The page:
Robert (Bob) McMahon, a founding member of Tasmanians Against the Pulp Mill (TAP), died in his sleep on April 17. The anti-pulp-mill activist passed away at the age of 62, leaving behind his wife and fellow activist Susie McMahon, as well as two children and five grandchildren. TAP was founded in June, 2006, as a grassroots community opposition group to the proposed Gunns Bell Bay pulp mill.
“The whole area is full of Aboriginal artefacts and the archaeologists' reports indicate that it is probably one of the most extensive, if not the most extensive find of Aboriginal heritage in the state”, Michael Mansell, legal director of the Tasmanian Aboriginal Centre (TAC), told ABC Hobart on September 16.
The Tasmanian Liberal Party, now in opposition, is running with a new youth-bashing policy in the lead-up to the next state election. The election will take place early next year.
An emergency protest was held on June 29 in response to the military coup that ousted Honduras’ democratically elected President Manuel Zelaya the day before. The action targeted Labor MP Duncan Kerr’s office, and demanded the federal government condemn the coup.
On February 9, 40 students from Glasgow University occupied its computer science research building. This was just one in a series of university occupations by students across Britain — involving as many as 24 campuses at one point — in solidarity with the people of Gaza.
On August 28, Gunns Limited announced to the Australian Securities Exchange that there is a possibility the controversial Tamar Valley pulp mill may not proceed.
On August 6, in memory of the bombing of Hiroshima by the US in World War II, a vigil to call for the abolition of nuclear weapons was held outside Hobarts Town Hall. The vigil, attended by 40 people, had a street theatre component to it titled Target X. Members of the Medical Association for Prevention of War (MAPW) and medical students demonstrated the effect nuclear weapons had on people.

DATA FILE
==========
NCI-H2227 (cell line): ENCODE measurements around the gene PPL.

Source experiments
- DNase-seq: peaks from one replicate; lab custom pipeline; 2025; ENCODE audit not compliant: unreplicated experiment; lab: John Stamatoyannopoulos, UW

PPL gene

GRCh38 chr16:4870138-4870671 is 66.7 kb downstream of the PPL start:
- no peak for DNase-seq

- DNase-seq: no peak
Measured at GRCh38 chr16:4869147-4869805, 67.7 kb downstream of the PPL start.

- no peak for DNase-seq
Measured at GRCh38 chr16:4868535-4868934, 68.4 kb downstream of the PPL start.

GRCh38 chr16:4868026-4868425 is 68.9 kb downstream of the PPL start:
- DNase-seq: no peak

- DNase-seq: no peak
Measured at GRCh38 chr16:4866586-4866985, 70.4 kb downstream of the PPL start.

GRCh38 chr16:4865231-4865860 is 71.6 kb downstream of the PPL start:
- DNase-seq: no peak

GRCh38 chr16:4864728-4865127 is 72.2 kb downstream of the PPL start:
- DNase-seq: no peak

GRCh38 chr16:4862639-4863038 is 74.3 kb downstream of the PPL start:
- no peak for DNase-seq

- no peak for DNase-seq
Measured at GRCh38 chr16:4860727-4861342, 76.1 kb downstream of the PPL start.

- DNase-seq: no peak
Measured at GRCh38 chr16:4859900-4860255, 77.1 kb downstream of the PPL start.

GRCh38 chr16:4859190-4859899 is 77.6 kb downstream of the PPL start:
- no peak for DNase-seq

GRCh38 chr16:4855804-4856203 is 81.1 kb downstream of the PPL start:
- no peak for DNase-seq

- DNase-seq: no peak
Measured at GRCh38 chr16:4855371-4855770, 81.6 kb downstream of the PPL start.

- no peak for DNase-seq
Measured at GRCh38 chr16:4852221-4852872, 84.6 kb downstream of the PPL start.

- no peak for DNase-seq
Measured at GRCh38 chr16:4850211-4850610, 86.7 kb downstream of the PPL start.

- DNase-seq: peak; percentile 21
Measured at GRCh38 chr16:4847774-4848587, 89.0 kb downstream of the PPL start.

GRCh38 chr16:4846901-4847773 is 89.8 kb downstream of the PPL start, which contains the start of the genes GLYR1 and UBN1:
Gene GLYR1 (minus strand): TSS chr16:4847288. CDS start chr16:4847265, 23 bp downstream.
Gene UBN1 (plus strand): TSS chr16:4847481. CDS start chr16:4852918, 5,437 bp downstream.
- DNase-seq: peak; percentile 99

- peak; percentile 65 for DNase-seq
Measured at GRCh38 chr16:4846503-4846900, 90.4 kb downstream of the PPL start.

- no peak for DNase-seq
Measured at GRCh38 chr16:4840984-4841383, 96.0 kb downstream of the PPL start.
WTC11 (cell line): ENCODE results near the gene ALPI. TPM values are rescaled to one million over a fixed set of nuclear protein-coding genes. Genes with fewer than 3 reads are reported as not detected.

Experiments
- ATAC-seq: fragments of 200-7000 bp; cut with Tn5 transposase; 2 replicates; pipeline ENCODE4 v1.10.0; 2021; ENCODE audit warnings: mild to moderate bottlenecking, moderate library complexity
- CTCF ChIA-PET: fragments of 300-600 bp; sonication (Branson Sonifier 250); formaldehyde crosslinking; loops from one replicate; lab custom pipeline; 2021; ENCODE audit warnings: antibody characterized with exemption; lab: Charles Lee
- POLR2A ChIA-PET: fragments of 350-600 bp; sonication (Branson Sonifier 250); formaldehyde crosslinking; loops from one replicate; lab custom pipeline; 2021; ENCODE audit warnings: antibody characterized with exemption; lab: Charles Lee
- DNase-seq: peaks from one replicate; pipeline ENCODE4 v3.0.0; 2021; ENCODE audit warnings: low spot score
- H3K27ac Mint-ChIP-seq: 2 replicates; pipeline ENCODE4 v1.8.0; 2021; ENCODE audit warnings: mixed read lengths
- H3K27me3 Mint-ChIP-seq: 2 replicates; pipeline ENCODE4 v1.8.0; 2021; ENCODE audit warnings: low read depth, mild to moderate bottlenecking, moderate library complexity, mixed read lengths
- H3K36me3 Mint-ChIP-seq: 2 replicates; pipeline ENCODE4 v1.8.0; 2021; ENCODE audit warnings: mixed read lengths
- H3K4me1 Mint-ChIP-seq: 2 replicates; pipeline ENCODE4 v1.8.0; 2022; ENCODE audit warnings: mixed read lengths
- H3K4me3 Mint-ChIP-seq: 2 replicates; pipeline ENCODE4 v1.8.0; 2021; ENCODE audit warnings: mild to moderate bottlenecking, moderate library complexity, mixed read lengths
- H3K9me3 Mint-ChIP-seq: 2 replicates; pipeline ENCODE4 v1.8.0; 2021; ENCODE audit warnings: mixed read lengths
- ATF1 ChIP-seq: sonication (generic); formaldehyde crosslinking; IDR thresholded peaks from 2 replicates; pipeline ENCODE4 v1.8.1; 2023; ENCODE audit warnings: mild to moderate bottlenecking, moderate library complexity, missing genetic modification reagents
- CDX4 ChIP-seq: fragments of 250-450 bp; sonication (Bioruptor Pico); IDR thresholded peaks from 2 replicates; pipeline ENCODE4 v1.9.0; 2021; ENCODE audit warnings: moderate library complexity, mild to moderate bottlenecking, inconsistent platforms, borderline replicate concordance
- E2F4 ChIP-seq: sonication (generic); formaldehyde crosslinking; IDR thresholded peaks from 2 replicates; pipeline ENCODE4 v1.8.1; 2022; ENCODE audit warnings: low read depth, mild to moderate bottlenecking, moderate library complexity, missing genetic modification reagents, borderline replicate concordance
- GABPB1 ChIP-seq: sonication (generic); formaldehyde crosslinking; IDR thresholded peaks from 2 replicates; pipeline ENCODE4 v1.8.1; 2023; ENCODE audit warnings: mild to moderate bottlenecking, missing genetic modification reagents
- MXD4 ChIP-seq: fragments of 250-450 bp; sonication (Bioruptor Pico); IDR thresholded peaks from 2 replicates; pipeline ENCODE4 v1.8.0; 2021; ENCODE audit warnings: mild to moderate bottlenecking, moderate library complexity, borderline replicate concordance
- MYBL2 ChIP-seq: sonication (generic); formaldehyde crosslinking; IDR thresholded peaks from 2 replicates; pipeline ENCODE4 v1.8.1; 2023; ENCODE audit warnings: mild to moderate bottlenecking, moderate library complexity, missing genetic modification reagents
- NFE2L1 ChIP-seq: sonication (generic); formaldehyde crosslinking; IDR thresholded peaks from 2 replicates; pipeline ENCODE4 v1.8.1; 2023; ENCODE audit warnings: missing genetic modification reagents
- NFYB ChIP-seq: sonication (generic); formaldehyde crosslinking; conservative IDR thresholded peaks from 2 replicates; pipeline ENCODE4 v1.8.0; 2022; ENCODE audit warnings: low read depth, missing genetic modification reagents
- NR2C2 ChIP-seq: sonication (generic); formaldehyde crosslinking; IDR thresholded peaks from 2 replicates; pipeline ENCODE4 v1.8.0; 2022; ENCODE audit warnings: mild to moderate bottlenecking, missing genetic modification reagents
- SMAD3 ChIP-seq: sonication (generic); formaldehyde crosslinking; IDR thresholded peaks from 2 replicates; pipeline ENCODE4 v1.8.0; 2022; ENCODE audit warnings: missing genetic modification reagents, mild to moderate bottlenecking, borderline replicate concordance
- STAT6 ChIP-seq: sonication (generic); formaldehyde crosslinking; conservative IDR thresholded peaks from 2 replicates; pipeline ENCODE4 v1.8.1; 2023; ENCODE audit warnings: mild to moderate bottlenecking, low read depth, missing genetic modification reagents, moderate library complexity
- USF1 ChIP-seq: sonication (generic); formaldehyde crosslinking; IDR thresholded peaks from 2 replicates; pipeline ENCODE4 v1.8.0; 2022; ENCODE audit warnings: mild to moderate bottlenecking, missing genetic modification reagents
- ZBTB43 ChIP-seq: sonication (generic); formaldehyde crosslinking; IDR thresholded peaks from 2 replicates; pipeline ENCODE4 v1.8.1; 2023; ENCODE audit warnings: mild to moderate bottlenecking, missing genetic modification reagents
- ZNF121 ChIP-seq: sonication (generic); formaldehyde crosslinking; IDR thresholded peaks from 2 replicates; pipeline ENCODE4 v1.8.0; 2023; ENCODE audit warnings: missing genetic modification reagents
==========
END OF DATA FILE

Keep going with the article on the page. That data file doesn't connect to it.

On July 14, a rally against the corporatisation of Housing Tasmania was organised by the Tenants Union of Tasmania. Proposed changes will mean the state housing agency becomes a government-owned business, rather than a government service.
HOBART — On June 25, workers at Tasmania's electricity provider, Aurora, began industrial action to stop a performance-based pay system. The action was decided at a June 18 meeting of more than 300 delegates. Kevin Harkins, secretary of the
HOBART — A July 6 meeting of the 21-country United Nations World Heritage Committee unanimously called for the extension of the Tasmanian Wilderness World Heritage Area (TWWHA). The WHC's recommendations would protect some of the native forests
In May and June of 1968, a movement erupted in France that threatened not just the survival of the government of President Charles De Gaulle but the system that it represented capitalism.
On April 29, 640 people attended a public meeting in Launceston entitled "Tasmania: A Failed Democracy?". A week earlier, 300 people had attended a similar meeting in Hobart. The calling of the meetings was sparked by revelations of corruption that
On March 1, Students Against the Pulp Mill met to discuss the next steps in the campaign against Gunns Ltd's planned $2 billion Tamar Valley pulp mill. Attended by 40 students from across Tasmania, the meeting decided that SAPM would organise a
On March 1, Students Against the Pulp Mill met to discuss the next steps in the campaign against Gunns Ltds planned $2 billion Tamar Valley pulp mill.
“We start the campaign of 2008 without a pulp mill. Who would have thought that after more than three years [Premier Paul] Lennon and [Gunns Ltd CEO John] Gay would still not have their pulp mill?”, said Bob McMahon, one of the founders of Tasmanians Against The Pulp Mill (TAP).
Tasmanian high school, college and university students are planning to walk out of class on November 1 to protest federal environment minister Malcom Turnbull’s approval of the Gunns’ pulp mill.